Inland port will bring new jobs, investment to Kern
Eastern Kern will be the site of a major goods-movement project expected to help address shipping bottlenecks at ports in Southern California while attracting local investment and possibly new jobs in a sector usually associated with the valley portion of the county. The county Board of Supervisors signed off Tuesday on the Mojave Inland Port, proposed by a Houston-based developer that says the privately financed project will open by 2024 operating nonstop to handle up to 3 million 20-foot-equivalent containers per year. Located next to the Mojave Air and Space Port, the 402-acre property near highways 14 and 58 is one of few areas in the state served by air, road and rail transportation. It was chosen partly for that reason and because of ample space nearby for additional warehouse development by customers like Amazon, Walmart and Lowe’s.
The idea is that ports in Los Angeles and Long Beach, where land is scarce, will send container-carrying rail cars along the Alameda Corridor to Mojave, 90 miles away. There the containers will be lifted using wheeled gantry cranes and placed onto tractor-trailer rigs that will then drive away on the freeway system. The air and space port is expected to see more traffic as a result of the project. “We believe the additional container traffic coming to Mojave will stimulate its use as a hub for air and space cargo, taking advantage of its 12,500-foot heavy lift runway directly adjacent to a new, state-of-the-art intermodal cargo hub,” Pioneer said in response to emailed questions.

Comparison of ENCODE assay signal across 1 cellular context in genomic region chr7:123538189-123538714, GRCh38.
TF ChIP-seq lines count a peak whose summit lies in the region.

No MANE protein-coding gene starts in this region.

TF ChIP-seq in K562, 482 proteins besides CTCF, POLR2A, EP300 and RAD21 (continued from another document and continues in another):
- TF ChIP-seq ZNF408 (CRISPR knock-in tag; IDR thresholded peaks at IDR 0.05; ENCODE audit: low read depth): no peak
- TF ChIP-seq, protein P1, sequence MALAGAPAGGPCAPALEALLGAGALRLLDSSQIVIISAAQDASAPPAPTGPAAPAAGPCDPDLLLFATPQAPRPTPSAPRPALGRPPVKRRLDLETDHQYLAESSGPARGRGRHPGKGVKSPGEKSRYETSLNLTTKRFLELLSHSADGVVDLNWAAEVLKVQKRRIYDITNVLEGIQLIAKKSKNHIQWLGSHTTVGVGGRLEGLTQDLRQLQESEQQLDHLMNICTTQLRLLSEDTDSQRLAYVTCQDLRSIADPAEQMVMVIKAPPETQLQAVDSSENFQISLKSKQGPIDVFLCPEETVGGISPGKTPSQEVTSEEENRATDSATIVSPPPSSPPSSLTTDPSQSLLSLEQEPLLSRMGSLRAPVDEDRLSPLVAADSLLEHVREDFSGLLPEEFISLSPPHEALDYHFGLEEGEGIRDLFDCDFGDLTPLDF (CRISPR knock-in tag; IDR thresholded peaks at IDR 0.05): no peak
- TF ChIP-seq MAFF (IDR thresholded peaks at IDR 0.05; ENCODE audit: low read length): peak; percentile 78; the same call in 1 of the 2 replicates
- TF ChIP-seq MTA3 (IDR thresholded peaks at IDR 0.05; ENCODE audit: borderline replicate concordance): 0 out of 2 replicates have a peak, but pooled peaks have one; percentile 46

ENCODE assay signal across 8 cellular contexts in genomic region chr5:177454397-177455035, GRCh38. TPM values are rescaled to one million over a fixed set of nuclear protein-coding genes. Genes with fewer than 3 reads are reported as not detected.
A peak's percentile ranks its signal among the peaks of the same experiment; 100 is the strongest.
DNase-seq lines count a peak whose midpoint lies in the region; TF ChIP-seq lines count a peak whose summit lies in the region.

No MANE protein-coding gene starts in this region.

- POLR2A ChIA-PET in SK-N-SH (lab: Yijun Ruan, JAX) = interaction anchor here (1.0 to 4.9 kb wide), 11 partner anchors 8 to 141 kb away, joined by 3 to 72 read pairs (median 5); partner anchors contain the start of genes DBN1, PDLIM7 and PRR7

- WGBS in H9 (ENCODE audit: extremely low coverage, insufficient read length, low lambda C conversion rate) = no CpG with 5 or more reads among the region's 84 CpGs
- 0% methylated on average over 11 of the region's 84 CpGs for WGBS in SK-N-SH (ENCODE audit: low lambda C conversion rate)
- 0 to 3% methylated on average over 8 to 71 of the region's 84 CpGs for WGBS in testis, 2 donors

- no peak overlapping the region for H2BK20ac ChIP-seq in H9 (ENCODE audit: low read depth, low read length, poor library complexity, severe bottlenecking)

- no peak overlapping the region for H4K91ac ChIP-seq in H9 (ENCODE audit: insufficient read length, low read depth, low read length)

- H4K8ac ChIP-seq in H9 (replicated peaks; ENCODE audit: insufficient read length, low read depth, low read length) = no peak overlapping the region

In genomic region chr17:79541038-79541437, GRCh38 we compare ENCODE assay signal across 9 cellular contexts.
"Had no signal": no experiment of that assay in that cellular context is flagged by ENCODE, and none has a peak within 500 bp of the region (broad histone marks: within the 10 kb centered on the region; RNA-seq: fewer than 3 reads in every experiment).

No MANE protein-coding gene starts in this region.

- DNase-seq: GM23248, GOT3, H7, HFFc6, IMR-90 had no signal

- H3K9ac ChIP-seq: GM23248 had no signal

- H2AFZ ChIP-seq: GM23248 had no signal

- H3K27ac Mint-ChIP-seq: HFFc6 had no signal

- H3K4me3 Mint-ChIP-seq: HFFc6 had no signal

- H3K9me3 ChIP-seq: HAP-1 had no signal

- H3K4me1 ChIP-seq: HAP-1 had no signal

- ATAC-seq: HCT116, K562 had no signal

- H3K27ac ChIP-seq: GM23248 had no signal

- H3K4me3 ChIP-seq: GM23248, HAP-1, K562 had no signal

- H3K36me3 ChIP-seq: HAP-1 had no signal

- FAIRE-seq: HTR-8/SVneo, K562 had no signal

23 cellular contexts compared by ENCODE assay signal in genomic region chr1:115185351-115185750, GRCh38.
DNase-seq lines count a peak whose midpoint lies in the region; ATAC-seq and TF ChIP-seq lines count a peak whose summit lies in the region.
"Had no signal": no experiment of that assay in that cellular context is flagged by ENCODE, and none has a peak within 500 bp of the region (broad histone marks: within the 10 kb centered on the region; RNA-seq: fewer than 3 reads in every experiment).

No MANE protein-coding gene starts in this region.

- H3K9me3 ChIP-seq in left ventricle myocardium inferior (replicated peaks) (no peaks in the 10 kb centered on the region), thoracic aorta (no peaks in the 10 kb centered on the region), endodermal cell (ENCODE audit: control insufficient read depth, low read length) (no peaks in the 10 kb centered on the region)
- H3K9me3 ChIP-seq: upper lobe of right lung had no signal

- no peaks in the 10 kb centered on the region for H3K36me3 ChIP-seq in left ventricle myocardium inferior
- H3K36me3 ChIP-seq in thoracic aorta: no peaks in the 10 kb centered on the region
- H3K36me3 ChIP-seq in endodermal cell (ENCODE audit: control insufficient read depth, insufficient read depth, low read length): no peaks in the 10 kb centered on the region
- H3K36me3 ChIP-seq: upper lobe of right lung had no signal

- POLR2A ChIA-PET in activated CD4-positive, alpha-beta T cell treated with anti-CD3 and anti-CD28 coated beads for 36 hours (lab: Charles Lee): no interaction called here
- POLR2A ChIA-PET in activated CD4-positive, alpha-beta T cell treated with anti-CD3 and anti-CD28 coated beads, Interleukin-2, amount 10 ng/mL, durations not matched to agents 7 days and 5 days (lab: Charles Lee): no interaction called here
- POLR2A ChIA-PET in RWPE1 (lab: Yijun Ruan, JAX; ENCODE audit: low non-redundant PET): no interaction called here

Some work remains to be done with regard to permitting of buildings at the site. Project groundbreaking is expected in early 2023. A final price tag has not been released. Port container volumes have been growing quickly even before the pandemic caused disruptions that have made improving goods movement a high priority for U.S. importers and exporters. Pioneer says moving cargo-handling activities inland presents fewer environmental impacts than expanding operations at the ports. Mario Cordero, executive director of the Port of Long Beach, said in a news release the rise in shipping traffic shows no sign of letting up. “Being surrounded by the dense urban areas of Long Beach and South Los Angeles, there is limited real estate available,” she stated. “The Mojave Inland Port is the type of innovative solution that will alleviate congestion and allow dockworkers to do their jobs more efficiently, getting goods to businesses and consumers faster.”
In Kern, distribution centers in recent years have been built mainly in Shafter, near the Grapevine and near Meadows Field Airport. The Inland Port project would appear to signal that more such development is headed to the Mojave area. Vice President Bill Deaver at the Mojave Chamber of Commerce noted the proposal has been around for more than a decade and that in all that time he has heard no opposition to it. His hope is the project will help the county replace the local oil production industry. “This is another new business that you can replace the old business,” Deaver said, adding he expects to see new investment follow announcement of the inland port. “You get more people, you’re going to need more grocery stores,” he said.